cultural anthropology · cultural history · history of warfare · Islam · middle ages · Ottoman history · religion · Uncategorized

A primary source on the Mongols translated into English for the first time and available online: Simon of Saint-Quentin’s History of the Tartars!

You are probably familiar with Marco Polo’s famous book about his time in the Mongol Empire. But have you ever heard of Polo’s contemporary, Simon of Saint-Quentin, or his book – History of the Tartars (Historia Tartarorum)?

It’s available in English for the first time, right here:  http://www.simonofsaintquentin.org

Simon was one of the very first ambassadors of the pope to deliver a message to the Mongols in 1247. The embassy proceeded so badly that it almost cost the papal representatives their lives, with Simon’s group of Dominican friars refusing to bow down to the khan’s own representative. The result was that Simon wrote an admittedly very biased and very hostile account of his hosts. The book itself is lost but chapters of it survived in medieval encyclopedia. Yet these were never translated into English until some CEU medieval studies folk got together and said, “Why not?”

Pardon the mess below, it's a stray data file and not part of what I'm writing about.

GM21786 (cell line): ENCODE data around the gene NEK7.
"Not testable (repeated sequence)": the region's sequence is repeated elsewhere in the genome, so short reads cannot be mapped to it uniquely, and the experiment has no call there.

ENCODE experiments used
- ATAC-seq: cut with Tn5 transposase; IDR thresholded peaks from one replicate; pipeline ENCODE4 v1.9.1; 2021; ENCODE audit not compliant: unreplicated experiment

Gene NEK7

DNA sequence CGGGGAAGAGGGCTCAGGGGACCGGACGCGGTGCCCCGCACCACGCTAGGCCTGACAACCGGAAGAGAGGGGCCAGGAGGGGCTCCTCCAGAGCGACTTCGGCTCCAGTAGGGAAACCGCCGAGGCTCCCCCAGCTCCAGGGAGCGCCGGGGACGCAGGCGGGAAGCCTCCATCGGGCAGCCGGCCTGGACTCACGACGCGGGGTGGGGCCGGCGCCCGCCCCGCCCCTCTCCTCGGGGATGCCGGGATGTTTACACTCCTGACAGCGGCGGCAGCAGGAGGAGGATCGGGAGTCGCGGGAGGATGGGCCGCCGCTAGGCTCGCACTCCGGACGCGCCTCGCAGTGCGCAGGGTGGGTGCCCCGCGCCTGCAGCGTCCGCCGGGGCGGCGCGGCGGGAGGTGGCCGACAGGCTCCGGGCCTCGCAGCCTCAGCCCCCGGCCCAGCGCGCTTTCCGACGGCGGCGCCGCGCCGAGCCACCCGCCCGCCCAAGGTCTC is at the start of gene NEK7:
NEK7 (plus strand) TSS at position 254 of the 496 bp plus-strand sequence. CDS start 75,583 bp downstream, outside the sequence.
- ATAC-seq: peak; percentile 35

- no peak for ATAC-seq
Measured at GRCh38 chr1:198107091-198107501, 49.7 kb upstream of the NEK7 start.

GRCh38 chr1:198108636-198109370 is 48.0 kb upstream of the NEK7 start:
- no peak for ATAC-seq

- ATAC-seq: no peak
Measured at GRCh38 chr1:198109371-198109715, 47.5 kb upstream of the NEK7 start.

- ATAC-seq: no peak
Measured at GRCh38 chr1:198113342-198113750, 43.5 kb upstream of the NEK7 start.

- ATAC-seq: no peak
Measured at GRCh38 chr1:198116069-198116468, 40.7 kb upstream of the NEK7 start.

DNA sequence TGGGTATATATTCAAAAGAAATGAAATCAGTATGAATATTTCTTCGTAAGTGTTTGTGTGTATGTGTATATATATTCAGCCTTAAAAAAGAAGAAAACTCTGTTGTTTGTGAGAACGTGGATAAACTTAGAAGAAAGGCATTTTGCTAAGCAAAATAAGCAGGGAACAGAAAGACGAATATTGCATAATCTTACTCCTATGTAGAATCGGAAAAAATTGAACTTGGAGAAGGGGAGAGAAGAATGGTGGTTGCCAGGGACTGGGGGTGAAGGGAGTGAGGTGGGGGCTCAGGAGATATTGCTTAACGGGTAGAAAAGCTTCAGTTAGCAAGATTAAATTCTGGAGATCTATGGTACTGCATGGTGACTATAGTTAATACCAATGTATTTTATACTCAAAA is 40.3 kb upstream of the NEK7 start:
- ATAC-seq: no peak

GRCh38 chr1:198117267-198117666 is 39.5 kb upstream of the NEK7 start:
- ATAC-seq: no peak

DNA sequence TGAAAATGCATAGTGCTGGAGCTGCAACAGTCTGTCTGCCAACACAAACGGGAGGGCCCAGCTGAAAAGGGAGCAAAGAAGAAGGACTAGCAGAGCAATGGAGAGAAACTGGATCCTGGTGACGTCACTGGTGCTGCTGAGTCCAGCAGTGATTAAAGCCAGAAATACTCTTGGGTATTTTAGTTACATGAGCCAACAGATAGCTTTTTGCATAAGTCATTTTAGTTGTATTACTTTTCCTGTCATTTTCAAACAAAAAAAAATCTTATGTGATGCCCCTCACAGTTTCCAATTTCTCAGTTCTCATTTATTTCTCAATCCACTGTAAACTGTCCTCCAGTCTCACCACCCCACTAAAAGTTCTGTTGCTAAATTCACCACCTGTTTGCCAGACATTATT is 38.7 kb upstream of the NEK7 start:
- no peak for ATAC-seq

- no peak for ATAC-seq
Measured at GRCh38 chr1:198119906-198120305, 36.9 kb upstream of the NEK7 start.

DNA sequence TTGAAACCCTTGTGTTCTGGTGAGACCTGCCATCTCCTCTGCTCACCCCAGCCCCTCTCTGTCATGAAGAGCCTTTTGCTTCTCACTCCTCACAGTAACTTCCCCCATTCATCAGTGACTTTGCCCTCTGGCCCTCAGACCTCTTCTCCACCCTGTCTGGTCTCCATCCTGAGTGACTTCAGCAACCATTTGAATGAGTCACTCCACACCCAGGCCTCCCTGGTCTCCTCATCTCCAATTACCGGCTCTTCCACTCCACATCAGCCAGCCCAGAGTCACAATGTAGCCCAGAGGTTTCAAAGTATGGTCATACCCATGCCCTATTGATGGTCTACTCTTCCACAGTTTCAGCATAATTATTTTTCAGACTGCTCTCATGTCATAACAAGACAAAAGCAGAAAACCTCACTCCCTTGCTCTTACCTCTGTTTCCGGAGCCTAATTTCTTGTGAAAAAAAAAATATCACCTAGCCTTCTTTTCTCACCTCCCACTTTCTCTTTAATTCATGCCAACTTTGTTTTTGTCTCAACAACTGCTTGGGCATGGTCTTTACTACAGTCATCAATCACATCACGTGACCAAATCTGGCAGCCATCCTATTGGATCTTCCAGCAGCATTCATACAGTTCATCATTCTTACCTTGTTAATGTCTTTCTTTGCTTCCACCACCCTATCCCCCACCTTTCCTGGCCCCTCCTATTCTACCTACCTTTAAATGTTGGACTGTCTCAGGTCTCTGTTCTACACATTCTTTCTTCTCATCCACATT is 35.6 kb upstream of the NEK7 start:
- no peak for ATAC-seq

Keeping with the spirit of our times, the translation is on a website, available freely to the public. For one thing, it can reach more interested people that way. But another great thing about websites over printed books is that authors can always go back, fix, and update it if need be.

Thus, we welcome you, our dear listeners at CEU Medieval Radio, whose imaginations wander over medieval byways, to accompany Simon and hear his many grievances about the Mongols – while taking his depiction of his nomadic foes with a grain of salt of course.

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